Birding opens numerous portals to knowledge. For example, if we had never been bitten by the birding bug, why on Earth would any of us try to figure out how to use our phones to take pictures through a telescope? Why would we bother learning about molt patterns? And why would we become amateur metreologists to predict where and when migrants birds would appear? One of the other things we learn about shortly after picking up the binocs, is that different habitats attract different birds. Knowing how to recognize habitats and associating them with key bird species is just as essential to birding as a damn good field guide.

Eventually, in our pursuit of birds and avian-related knowledge, we also realize that the birding can be best in the places where habitats meet. Such juicy collisions of biodiversity are known as ecotones and oh, how nice the birding can be, especially in the already bio-crazy tropics. A couple weeks ago, I had the fine fortune to get in a morning of birding at an ecotone area on the Pacific coast called Guacalillo. Just as the similar sounding “guacamole” is an interesting blend of healthy oils and flavors, Guacalillo turned up an inspiring, interesting mix of birds from such habitats as mangroves, second growth, tropical dry forest, and coastal lagoons.Turquoise-browed Motmot

Turquoise-browed Motmot is pretty common around Guacalillo.

Situated just across the Tarcoles River, Guacalillo is near Carara National Park and if you have birded that classic site, there is a fair chance that you have also birded the Guacalillo area. When we checked it out, we looked for many of the the same dry forest species that tour groups search for. Although this is dry forest, the lack of rain had made the entire area look positively scorched (and some fields were literally scorched by fires that had gotten out of control). That may have been why we found most of the birds concentrated in a few gulleys or “washes”. Stopping at one such site revealed White-throated Magpie-Jays, Lesser Ground-Cuckoos, Stripe-headed Sparrows, and other dry forest birds.Lesser Ground-Cuckoo

The Lesser Ground-Cuckoo has quite the colorful face.

En route, we also saw the three expected dry forest Psittacine species in Costa Rica; Orange-fonted Parakeet, White-fronted Parrot, and Yellow-naped Parrot.Yellow-naped Parrot

The Yellow-naped Parrot has reddish eyes.

Upon reaching the coast, we switched from birding in scrubby dry forest to scan the sea from a bluff. Although in the past, we had seen Bridled Terns, Sulids, and a few other seabirds from this spot, the seas were empty on Sunday. However, the low tide revealed enough spray-washed rocks to provide habitat for a couple Ruddy Turnstones, and 17 high camouflaged Surfbirds! Although Surfbird is a regular migrant in Costa Rica, we were happy to see them because they can be easy to miss.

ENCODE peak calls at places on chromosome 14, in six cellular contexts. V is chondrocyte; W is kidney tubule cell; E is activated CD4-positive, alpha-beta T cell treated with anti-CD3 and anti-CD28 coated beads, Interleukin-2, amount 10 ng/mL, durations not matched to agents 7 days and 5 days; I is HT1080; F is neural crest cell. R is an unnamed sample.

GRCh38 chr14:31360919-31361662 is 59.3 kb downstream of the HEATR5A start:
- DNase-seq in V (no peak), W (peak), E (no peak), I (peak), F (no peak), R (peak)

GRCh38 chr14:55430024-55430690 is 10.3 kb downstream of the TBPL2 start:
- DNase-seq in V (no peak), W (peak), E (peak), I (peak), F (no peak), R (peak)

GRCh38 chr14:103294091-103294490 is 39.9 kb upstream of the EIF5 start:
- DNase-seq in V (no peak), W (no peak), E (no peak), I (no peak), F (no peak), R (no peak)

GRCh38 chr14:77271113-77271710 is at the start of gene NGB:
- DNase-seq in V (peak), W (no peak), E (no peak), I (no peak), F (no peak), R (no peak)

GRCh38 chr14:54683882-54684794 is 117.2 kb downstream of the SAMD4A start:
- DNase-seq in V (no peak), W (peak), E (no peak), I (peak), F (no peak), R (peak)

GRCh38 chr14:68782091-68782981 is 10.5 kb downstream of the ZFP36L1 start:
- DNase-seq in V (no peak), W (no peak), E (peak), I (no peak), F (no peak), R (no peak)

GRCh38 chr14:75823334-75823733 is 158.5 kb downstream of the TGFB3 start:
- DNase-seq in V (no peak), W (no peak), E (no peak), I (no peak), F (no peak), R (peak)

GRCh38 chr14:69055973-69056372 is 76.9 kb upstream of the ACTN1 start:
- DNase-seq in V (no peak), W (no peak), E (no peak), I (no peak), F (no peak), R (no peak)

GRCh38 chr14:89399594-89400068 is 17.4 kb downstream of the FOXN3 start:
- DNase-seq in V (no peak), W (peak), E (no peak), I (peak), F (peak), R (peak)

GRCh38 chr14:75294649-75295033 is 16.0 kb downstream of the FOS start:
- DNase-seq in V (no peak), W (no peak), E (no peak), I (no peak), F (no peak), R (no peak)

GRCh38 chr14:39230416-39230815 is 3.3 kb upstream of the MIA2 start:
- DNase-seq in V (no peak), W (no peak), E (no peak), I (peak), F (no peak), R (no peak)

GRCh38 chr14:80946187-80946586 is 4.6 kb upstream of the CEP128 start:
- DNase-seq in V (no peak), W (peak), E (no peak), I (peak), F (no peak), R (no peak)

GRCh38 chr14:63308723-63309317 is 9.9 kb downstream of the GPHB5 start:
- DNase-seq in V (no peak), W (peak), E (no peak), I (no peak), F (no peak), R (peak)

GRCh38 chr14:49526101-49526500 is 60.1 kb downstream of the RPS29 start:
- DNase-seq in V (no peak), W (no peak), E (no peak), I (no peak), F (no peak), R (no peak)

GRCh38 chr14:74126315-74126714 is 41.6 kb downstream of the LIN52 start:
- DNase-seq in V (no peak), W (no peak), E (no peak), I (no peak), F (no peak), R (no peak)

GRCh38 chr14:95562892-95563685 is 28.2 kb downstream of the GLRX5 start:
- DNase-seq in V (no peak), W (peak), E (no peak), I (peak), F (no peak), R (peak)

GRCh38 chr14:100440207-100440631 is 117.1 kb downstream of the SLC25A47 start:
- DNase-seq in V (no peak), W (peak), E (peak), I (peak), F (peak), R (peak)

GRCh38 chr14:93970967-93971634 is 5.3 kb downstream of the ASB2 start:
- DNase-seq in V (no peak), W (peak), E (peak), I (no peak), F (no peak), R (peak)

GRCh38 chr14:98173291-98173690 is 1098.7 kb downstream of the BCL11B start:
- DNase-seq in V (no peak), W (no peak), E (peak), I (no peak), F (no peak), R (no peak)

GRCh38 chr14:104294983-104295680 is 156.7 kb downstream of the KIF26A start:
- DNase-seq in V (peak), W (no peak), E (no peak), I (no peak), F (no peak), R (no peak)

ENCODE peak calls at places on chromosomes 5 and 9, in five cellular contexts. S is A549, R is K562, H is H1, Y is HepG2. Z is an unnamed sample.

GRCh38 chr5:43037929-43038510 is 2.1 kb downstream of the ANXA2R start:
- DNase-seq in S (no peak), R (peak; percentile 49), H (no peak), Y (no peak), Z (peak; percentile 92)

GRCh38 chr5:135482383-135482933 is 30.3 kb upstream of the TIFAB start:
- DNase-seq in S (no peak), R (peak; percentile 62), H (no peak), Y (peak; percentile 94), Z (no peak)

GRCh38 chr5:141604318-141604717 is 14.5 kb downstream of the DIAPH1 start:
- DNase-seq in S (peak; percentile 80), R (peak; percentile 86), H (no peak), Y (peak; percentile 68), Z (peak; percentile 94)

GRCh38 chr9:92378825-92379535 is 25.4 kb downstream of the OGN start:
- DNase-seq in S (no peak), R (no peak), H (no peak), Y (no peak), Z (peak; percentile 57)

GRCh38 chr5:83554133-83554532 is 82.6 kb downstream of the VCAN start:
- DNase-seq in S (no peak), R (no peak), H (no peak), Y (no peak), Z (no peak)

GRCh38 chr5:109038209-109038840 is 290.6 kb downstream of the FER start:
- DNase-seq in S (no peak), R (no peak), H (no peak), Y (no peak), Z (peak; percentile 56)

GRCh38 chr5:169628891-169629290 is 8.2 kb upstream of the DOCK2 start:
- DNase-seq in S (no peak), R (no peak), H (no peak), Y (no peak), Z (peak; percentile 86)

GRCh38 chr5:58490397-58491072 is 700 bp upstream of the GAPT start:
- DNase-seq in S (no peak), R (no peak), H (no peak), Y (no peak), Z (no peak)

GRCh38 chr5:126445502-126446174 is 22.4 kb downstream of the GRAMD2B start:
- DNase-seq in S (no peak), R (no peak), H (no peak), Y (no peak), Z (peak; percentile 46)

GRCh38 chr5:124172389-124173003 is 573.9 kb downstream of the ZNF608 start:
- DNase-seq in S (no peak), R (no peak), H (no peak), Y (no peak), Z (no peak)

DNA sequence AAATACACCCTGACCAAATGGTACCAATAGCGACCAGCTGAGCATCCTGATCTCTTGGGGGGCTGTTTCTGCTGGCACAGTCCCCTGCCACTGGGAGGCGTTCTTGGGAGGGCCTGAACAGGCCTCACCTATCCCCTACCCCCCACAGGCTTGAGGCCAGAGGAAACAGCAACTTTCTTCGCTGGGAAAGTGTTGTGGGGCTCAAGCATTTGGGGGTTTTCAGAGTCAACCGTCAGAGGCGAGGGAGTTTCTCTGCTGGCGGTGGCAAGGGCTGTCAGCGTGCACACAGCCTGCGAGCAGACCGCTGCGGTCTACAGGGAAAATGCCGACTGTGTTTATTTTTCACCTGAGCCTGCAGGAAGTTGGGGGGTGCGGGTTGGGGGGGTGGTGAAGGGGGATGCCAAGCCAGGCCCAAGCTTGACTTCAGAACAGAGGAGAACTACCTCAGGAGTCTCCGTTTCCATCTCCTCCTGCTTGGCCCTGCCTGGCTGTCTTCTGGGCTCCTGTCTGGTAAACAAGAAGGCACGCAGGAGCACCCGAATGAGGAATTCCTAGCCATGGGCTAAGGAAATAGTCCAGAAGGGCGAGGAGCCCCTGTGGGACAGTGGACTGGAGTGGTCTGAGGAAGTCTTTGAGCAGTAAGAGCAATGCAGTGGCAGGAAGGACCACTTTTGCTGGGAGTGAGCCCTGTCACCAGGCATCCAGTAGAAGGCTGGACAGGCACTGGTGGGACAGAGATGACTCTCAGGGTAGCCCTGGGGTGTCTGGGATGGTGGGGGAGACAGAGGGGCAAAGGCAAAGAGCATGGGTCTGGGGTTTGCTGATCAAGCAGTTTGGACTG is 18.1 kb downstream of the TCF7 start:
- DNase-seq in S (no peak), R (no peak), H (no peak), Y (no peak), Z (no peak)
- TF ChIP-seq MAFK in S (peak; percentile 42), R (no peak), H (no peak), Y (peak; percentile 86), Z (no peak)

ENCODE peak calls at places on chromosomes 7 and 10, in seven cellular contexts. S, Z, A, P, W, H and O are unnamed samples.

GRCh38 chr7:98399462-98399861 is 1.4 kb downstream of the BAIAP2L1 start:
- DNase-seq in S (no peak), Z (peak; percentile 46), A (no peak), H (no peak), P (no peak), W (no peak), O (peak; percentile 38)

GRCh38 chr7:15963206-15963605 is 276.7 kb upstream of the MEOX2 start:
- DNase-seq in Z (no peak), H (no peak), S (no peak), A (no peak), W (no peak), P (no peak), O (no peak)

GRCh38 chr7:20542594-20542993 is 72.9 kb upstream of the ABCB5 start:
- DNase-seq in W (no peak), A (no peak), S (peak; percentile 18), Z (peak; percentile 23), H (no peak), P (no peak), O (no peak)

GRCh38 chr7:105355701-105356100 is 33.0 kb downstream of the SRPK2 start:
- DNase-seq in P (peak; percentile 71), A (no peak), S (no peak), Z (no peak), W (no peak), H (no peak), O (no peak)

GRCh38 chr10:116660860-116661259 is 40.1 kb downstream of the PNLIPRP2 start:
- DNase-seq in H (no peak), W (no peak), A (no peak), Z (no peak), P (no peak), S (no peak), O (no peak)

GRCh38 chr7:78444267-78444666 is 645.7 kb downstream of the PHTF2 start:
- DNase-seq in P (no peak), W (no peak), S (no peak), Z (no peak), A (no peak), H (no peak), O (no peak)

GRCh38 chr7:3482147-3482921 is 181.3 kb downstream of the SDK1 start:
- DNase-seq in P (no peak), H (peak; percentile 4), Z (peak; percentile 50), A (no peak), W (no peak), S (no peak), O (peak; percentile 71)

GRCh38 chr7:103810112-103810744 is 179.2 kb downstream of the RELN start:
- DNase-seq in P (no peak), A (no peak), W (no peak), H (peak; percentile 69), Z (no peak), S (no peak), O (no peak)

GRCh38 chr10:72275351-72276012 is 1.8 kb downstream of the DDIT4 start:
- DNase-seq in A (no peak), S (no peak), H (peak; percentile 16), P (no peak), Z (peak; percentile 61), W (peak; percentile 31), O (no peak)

Our next stop at Guacalillo were the coastal lagoons near the mouth of the Tarcoles River. These lagoons are highly unpredictable in terms of water levels and birds but because you never know what might show up during migration (such as Costa Rica’s only Pacific Golden Plover), these wetlands are always worth a look. Upon arrival, the ironic high water levels during low tide were rather birdless. Other than a few herons, there didn’t seem to be anything else and it was looking like we were only going to have a few species on our shorebird list for the day. Fortunately, despite the blazing coastal sun, we persevered and checked a couple other spots until we found some shorebirds. There weren’t many but we were pleased to get lucky with another uncommon migrant, a Wilson’s Phalarope!

Mangroves are behind the beach and although they aren’t that easy to check, they do have a bunch of nice birds. Tooting like a pygmy-owl gave great views of Northern Scrub Flycatcher a visit from the owl, and other small birds like Scrub Euphonia, Brown-crested Flycatcher, Common Tody-Flyucatcher, Cinnamon Hummingbird, and others.Northern Scrub Flycatcher

In Costa Rica, Northern Scrub Flycatchers only occur in mangroves.

After that, we checked another lagoon but only saw a few Least Sandpipers and Lesser Yellowlegs. However, we did get a Double-striped Thick-Knee during a fruitless, silly high-noon search for a Grasshopper Sparrow.

Not wanting to stay out all day, we started our drive back up to the Central Valley, making one more stop for coastal birds en route. Despite the enticing presence of dozens of Laughing Gulls and terns, we couldn’t find anything else and therefore decided to end our Sunday morning of ecotone birding. However, with more than 110 species seen including several year birds, we weren’t complaining!

Written by Patrick O'Donnell
Patrick O'Donnell became a birder at the age of 7 after seeing books about birds in the Niagara Falls, New York public library. Although watching thousands of gulls in the Niagara Gorge was sublime, more bird species (and warmer weather) eventually brought him to Mexico, Costa Rica, Ecuador, and other very birdy tropical places. A biologist by training, he has worked on bird-related projects in Colorado, Washington, Peru, and other locales, and has guided birders in Peru, Ecuador, and Costa Rica. These days, he lives in Costa Rica where he juggles guiding, freelance writing, developing bird apps for Costa Rica and Panama, posting on his Costa Rica birding blog, and discussing dinosaurs with his young daughter.